FDA Coronavirus Q&As

The FDA is working to address the coronavirus disease (COVID-19) outbreak and keep you and your family informed on the latest developments. Here are answers to some frequently asked questions from consumers about hand sanitizers and about your pets:
Q: What is the risk of using a hand sanitizer that contains methanol (wood alcohol) or 1-propanol?
A: The FDA is warning consumers and health care professionals about hand sanitizers contaminated with potentially toxic types of alcohol.
Methanol, also known as wood alcohol, is a dangerous and toxic substance. Methanol can cause serious side effects when absorbed through the skin and can cause blindness or death when swallowed. Also, 1-propanol (or 1-propyl alcohol) is used to make industrial solvents (a type of cleaner) and can be toxic to people when swallowed. Swallowing or drinking a hand sanitizer with 1-propanol can result in decreased breathing and heart rate, among other serious symptoms, and can lead to death. Learn more about potential side effects.
Before you buy hand sanitizer or use hand sanitizer you have at home, the FDA recommends checking our do-not-use list at www.fda.gov/handsanitizerlist. We update the list regularly as new test results are released. If the manufacturer is included on this list, dispose of the hand sanitizer products immediately, ideally in a hazardous waste container.
If a product on the list does not identify the manufacturer on the label, consumers can contact the distributor whose name appears on the label to find out who manufactured the product. If the distributor refuses to clarify this information when contacted by a consumer, the FDA advises consumers not to use that product. Most hand sanitizers found to contain methanol or 1-propanol do not list it as an ingredient on the label, so it’s important to check the FDA’s list.
Visit FDA Updates on Hand Sanitizers Consumers Should Not Use for more information.
Q: What should people do if they have been exposed to hand sanitizer with potential methanol or 1-propanol contamination?
A: Methanol exposure can result in nausea, vomiting, headache, blurred vision, permanent blindness, seizures, coma, permanent damage to the nervous system or death. Although people using these products on their hands are at risk for methanol poisoning, young children who accidentally swallow these products and adolescents and adults who drink these products as an alcohol (ethanol) substitute are most at risk.
Swallowing or drinking a hand sanitizer with 1-propanol can result in decreased breathing and heart rate, among other serious symptoms, and can lead to death. Hand sanitizer with 1-propanol contamination can irritate your skin (or eyes, if exposed). Although it is rare, some people have reported allergic skin reactions. Learn more about methanol and 1-propanol toxicities.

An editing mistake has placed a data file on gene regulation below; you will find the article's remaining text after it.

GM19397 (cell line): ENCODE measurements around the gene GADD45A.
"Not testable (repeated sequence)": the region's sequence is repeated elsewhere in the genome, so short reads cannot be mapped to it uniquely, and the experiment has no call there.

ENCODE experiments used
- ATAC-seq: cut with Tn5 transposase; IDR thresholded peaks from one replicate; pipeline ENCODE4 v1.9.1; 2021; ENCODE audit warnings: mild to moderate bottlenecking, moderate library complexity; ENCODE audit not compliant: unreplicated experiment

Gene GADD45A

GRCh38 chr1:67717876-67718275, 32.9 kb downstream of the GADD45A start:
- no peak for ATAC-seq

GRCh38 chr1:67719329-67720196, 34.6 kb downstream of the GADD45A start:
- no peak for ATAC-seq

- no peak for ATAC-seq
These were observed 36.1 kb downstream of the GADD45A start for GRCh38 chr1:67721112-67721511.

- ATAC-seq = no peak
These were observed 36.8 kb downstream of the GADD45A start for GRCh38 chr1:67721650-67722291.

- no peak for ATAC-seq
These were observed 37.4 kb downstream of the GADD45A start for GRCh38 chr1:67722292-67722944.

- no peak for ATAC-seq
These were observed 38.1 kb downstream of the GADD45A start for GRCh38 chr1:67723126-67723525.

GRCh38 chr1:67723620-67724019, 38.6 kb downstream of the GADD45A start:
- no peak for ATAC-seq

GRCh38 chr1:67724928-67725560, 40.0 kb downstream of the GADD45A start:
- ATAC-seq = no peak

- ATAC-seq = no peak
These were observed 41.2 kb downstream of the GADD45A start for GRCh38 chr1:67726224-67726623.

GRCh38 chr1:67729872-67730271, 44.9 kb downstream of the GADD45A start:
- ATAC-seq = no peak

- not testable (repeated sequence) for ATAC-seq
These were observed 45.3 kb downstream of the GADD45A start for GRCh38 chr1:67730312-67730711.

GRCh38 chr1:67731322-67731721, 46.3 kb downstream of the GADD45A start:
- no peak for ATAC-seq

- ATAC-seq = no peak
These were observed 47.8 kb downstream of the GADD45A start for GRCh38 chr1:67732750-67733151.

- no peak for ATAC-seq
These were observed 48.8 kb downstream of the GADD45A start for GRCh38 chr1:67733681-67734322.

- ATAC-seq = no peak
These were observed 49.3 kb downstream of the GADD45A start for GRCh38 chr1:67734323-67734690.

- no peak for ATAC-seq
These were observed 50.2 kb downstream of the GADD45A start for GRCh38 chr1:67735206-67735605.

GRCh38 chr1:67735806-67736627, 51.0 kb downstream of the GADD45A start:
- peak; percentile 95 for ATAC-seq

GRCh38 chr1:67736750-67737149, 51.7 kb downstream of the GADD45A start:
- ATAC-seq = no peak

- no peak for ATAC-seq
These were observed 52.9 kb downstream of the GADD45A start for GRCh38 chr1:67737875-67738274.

People who have been exposed to contaminated hand sanitizer and are experiencing symptoms should seek immediate medical treatment for potential reversal of toxic effects. Call 911 if the person is unconscious or has trouble breathing. Call Poison Help at 1-800-222-1222 to connect to your local poison center.
The FDA encourages health care professionals, consumers and patients to report adverse events or quality problems experienced with the use of hand sanitizers to FDA’s MedWatch Adverse Event Reporting program (please provide the agency with as much information as possible to identify the product):

Q: Can pets carry the virus that causes COVID-19 on their skin or fur?
A: Although we know certain bacteria and fungi can be carried on fur and hair, there is no evidence that viruses, including the virus that causes COVID-19, can spread to people from the skin, fur, or hair of pets.
However, because animals can sometimes carry other germs that can make people sick, it’s always a good idea to practice healthy habits around pets and other animals, including washing your hands before and after interacting with them and especially after cleaning up their waste.
There are no products that are FDA-approved to disinfect the hair or coats of pets, but if you do decide to bathe or wipe off your pet, first talk to your veterinarian about suitable products.
Never use hand sanitizer, counter-cleaning wipes or other industrial or surface cleaners, as these can penetrate the skin or be licked off and ingested by your pet. If you have recently used any of these products on your pet, or your pet is showing signs of illness after use, contact your veterinarian.
To learn more about these and other coronavirus topics, visit:
Frequently Asked Questions